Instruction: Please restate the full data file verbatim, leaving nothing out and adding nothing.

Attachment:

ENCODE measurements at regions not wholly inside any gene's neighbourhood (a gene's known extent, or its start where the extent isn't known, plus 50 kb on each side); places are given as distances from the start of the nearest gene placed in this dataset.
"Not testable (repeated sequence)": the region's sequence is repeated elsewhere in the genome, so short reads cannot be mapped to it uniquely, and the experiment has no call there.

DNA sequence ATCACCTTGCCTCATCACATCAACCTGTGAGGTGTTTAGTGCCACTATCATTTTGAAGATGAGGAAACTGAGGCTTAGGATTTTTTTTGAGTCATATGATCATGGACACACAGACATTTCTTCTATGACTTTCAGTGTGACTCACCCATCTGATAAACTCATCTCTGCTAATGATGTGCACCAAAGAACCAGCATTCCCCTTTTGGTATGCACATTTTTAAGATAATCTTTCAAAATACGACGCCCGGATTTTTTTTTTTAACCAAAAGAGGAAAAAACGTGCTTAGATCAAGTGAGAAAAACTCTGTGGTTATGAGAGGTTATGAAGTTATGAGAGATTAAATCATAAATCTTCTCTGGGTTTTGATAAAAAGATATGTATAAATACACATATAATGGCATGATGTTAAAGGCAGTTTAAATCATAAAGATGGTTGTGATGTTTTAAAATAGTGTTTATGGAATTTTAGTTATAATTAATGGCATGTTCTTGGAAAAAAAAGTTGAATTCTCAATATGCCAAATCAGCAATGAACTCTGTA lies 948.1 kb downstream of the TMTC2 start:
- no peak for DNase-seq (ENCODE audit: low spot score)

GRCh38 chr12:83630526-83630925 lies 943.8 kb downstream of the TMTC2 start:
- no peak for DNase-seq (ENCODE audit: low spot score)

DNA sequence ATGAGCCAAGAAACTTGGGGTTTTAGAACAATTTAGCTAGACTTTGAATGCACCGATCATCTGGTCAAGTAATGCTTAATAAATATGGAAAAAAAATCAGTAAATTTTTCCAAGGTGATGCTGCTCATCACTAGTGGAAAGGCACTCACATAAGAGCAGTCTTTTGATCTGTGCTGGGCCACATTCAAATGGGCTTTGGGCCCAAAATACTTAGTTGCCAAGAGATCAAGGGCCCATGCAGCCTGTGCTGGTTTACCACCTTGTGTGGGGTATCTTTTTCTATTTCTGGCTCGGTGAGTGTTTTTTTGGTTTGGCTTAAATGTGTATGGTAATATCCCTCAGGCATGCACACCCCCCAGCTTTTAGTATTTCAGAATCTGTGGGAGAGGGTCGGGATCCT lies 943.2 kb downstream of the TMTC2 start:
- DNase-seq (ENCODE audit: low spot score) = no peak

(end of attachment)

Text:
ENCODE measurements at regions not wholly inside any gene's neighbourhood (a gene's known extent, or its start where the extent isn't known, plus 50 kb on each side); places are given as distances from the start of the nearest gene placed in this dataset.
"Not testable (repeated sequence)": the region's sequence is repeated elsewhere in the genome, so short reads cannot be mapped to it uniquely, and the experiment has no call there.

DNA sequence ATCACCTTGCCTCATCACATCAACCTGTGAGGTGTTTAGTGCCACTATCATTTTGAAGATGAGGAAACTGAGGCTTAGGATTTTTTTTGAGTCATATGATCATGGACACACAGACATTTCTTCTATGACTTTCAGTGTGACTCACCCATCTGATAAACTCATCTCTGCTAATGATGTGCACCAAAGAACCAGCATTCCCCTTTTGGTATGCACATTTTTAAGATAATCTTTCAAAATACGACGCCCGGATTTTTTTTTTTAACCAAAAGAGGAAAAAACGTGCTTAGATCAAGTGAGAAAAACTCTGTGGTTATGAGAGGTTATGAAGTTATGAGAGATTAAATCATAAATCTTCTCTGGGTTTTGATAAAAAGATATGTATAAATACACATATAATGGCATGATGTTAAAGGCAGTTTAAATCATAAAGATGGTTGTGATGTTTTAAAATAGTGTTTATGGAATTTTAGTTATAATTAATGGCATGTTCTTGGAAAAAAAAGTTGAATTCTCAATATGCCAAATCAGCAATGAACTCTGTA lies 948.1 kb downstream of the TMTC2 start:
- no peak for DNase-seq (ENCODE audit: low spot score)

GRCh38 chr12:83630526-83630925 lies 943.8 kb downstream of the TMTC2 start:
- no peak for DNase-seq (ENCODE audit: low spot score)

DNA sequence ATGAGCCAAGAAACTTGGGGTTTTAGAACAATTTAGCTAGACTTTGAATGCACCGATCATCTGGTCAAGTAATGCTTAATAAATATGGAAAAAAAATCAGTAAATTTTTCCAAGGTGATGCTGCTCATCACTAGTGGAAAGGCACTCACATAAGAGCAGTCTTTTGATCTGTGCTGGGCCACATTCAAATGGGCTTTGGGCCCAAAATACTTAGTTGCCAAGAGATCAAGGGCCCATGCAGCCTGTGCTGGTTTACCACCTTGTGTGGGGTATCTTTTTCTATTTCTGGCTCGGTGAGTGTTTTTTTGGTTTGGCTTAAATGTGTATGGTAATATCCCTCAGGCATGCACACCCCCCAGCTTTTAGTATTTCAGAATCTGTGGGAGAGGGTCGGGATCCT lies 943.2 kb downstream of the TMTC2 start:
- DNase-seq (ENCODE audit: low spot score) = no peak